We all need to empty our hurts and fill our love tanks in ways that promote well-being. It’s never too late to learn and practice how. 

Children are heroes, too…

    Missing their grandparents, extended family and friends. Lack of normal routines. Loss of structure to their day. Parents who are stressed worried, scared, and just different.  Overhearing talks and news without an understanding of what they hear.  

Give your little hero more cuddles, one-on-one play time and an extra dose of patience and forgiveness. 

Kids Who Listen the First Time Have Parents Who Do These 5 Things First

  1. Make sure your kids aren’t distracted when you are talking to them – This could mean a simple, “Hey can you look at me, so I know you’re listening? before you begin your question. Getting their attention first is a way of showing your child respect and giving them the benefit of the doubt that it’s most likely not their intention to ignore you.  

2. Don’t ask them to do things that are higher than their maturity level (age matters) Back to kids aren’t adults. Assign things according to their age level.  

3. Talk respectfully and not in a demeaning way- Kids might be awful at listening but are great in imitating.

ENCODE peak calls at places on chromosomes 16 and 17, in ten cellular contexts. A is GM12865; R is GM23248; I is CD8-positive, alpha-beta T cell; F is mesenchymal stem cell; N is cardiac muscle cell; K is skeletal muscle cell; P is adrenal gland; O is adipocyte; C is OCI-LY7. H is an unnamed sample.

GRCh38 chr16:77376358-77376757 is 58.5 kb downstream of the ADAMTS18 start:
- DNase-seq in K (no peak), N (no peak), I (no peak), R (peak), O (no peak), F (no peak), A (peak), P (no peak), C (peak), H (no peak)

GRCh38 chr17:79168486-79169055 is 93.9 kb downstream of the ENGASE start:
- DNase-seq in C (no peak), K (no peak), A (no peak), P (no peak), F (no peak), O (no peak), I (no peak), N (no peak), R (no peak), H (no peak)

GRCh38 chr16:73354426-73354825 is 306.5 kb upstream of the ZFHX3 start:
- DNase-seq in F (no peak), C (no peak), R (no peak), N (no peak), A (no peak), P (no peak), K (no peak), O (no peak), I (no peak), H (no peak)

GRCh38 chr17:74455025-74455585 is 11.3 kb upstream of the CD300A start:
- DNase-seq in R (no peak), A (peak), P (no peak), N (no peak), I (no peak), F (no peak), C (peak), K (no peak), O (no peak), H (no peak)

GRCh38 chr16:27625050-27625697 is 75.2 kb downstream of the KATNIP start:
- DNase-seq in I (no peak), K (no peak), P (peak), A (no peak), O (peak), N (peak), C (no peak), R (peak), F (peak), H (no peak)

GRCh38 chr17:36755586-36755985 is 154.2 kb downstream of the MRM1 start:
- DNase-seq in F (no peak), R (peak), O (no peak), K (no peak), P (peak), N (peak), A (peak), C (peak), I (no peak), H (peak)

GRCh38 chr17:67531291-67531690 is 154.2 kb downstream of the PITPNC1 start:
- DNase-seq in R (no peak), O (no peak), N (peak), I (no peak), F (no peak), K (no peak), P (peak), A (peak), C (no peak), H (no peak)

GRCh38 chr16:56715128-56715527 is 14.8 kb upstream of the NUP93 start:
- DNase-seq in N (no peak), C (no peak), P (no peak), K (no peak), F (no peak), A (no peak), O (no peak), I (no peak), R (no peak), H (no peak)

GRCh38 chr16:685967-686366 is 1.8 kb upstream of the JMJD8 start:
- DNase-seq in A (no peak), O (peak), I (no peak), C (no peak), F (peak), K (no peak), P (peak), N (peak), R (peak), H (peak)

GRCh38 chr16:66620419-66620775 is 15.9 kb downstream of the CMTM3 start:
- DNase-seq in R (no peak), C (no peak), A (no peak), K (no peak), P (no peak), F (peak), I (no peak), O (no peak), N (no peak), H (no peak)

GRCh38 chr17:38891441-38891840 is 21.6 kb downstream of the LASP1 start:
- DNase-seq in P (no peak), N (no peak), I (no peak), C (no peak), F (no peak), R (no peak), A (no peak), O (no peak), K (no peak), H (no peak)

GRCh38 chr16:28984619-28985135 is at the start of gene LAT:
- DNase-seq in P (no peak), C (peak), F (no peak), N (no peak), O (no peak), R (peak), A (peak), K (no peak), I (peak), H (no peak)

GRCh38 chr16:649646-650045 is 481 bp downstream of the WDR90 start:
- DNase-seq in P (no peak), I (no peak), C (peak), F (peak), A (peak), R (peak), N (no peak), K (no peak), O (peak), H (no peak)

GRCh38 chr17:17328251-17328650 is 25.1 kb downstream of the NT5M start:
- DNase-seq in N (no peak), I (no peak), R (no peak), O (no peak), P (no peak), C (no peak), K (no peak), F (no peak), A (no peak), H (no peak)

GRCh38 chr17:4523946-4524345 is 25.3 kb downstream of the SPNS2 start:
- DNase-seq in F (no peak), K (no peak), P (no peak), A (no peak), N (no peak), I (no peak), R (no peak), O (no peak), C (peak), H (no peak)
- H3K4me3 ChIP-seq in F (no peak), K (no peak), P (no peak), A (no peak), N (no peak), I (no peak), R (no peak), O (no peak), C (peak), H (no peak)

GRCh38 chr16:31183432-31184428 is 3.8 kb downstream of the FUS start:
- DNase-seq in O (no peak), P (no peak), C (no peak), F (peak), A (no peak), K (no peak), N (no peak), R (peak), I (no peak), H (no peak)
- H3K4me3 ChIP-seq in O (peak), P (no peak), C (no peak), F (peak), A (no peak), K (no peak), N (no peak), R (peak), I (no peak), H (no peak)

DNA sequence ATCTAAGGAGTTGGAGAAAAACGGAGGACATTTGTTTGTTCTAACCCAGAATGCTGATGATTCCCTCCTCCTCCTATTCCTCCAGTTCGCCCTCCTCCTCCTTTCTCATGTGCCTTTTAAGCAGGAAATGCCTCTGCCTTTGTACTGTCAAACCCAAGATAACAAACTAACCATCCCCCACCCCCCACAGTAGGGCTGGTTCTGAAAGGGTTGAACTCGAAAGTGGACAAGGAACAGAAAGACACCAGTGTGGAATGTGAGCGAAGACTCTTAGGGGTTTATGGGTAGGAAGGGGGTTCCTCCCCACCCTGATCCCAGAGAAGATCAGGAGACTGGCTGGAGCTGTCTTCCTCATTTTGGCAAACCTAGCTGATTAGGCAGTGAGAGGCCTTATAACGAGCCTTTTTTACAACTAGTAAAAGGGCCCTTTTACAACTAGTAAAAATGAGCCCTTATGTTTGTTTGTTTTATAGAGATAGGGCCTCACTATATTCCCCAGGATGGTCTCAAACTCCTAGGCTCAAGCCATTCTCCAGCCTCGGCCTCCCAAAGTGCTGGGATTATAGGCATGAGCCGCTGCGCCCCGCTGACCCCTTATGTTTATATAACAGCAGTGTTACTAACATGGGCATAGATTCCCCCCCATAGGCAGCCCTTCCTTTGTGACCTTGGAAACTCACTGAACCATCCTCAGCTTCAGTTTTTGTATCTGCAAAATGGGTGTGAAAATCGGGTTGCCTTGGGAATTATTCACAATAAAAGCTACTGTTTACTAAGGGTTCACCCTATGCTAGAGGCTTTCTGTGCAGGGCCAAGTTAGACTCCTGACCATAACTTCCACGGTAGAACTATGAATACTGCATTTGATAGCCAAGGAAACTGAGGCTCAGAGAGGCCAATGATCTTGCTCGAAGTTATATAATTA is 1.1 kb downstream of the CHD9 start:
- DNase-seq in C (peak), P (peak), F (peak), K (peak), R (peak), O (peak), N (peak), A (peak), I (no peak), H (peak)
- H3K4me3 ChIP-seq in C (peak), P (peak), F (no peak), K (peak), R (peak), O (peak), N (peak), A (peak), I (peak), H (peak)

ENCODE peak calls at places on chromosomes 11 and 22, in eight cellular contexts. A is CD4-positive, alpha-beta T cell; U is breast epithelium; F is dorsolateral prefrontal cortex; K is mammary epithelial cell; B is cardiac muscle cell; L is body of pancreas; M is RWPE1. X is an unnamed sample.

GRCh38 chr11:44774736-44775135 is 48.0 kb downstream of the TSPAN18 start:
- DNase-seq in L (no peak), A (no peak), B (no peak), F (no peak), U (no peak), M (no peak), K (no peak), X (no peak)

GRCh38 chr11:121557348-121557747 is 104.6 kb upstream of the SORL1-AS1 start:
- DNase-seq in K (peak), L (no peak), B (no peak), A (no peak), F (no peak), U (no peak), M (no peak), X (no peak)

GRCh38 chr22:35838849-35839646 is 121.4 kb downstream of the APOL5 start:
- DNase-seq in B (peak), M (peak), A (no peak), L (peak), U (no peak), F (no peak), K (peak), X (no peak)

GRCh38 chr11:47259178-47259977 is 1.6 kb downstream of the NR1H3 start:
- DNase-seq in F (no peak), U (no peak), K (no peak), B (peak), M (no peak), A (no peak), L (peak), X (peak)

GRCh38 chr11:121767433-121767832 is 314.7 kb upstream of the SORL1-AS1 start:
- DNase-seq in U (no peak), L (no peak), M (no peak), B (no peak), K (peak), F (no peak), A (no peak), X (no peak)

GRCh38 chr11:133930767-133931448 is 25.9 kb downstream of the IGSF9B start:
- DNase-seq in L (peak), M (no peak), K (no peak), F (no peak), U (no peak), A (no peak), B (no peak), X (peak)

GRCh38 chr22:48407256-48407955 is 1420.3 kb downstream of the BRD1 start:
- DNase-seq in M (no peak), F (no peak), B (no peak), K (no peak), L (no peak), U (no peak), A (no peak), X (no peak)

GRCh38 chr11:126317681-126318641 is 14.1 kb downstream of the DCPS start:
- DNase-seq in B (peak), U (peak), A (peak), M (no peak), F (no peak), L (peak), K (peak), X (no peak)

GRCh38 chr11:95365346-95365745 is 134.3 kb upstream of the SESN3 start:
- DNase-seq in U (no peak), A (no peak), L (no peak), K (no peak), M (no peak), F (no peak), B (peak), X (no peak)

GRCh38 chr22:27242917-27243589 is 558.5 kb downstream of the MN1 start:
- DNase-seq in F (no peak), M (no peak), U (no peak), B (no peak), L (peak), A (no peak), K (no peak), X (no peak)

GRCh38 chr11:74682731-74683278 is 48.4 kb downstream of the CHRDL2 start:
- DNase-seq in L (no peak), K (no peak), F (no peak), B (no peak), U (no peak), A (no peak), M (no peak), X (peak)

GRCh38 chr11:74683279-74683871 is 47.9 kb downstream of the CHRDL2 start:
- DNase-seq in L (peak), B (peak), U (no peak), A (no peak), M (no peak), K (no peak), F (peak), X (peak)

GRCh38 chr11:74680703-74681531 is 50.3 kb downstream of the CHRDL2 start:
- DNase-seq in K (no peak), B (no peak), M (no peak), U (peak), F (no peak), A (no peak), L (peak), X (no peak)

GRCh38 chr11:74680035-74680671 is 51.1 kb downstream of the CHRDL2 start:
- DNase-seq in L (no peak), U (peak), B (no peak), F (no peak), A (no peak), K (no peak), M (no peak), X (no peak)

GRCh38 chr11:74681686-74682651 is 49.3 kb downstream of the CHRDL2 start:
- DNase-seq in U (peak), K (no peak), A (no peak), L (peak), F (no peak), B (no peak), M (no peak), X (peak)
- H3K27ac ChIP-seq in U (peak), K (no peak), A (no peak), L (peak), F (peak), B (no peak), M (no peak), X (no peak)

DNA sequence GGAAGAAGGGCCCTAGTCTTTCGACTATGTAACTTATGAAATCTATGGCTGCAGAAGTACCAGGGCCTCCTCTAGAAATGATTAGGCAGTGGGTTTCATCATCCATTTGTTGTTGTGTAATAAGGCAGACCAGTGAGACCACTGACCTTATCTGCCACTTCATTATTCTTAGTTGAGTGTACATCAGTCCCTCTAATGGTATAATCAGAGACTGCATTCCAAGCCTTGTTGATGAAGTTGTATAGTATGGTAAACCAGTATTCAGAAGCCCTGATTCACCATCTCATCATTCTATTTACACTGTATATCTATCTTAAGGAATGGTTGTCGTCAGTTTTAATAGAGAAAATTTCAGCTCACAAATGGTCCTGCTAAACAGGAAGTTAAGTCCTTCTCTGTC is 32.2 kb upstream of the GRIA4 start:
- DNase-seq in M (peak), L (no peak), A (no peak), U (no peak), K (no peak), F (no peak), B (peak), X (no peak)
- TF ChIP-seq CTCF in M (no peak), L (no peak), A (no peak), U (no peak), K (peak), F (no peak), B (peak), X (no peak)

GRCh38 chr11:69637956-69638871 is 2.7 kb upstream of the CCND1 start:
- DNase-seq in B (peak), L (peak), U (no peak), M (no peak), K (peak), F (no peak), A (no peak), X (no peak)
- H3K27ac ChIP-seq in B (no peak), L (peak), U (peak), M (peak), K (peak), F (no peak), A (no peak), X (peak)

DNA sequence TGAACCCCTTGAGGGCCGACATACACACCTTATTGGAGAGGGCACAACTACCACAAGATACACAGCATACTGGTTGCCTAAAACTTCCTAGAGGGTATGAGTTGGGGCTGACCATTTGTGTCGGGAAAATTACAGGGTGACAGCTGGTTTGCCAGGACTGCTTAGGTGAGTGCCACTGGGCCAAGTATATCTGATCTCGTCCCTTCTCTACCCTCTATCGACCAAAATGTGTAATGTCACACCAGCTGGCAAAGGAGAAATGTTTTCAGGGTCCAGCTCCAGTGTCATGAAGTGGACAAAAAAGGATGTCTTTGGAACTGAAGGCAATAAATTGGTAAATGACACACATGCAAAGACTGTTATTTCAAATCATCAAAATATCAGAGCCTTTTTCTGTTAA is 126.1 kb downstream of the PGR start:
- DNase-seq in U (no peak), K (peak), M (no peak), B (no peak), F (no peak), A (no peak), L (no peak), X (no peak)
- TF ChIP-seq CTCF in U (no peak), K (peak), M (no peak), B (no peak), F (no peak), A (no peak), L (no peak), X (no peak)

We all can be weak in communication sometimes. So, take this as a helpful suggestion, not a judgement. It’s easy in the heat of the moment to bark commands at your kids. If you are kind and respectful in asking your child to do something, then their response is more respectful. If you are short and shrill, his response is disrespectful.  

4. Make sure your child is in the right state of mind when you communicate with him or her 

    Whatever the conversation you have with your children, whether that’s addressing behavior problems or asking them how they feel emotionally, make sure you are attentive to the state of mind they are in. 

5. Give them rewards when they follow through on something you asked them to do and on something you did not ask them to do.  

     The most glorious moments in parenting are sometimes as simple as your child doing something you ask them to do, that they don’t normally do, without prompting.  Reward them with your praise and acknowledgement on following through. This can mean a simple “thank you!” 

Tips for Effective Role-Model To Your Child

If you want your child to learn it, you have to be it. ⁣⁣⁣ Children are biologically wired to follow the example of their parent. Your words and your authority as a parent are not enough to teach your children how to live. ⁣⁣⁣ 

⁣⁣⁣ It has to start with you. ⁣⁣⁣ If you have to be it to teach it, then self-work is one of the most important practices you can do as a parent. ⁣⁣⁣Just show them the way. ⁣ 

Tips for Effective Role-Model To Your Child:  

  • Include your children in family discussions, and use these as ways to show them how people can get along with others and work together. 
  • Practice what you preach. Children notice when you don’t.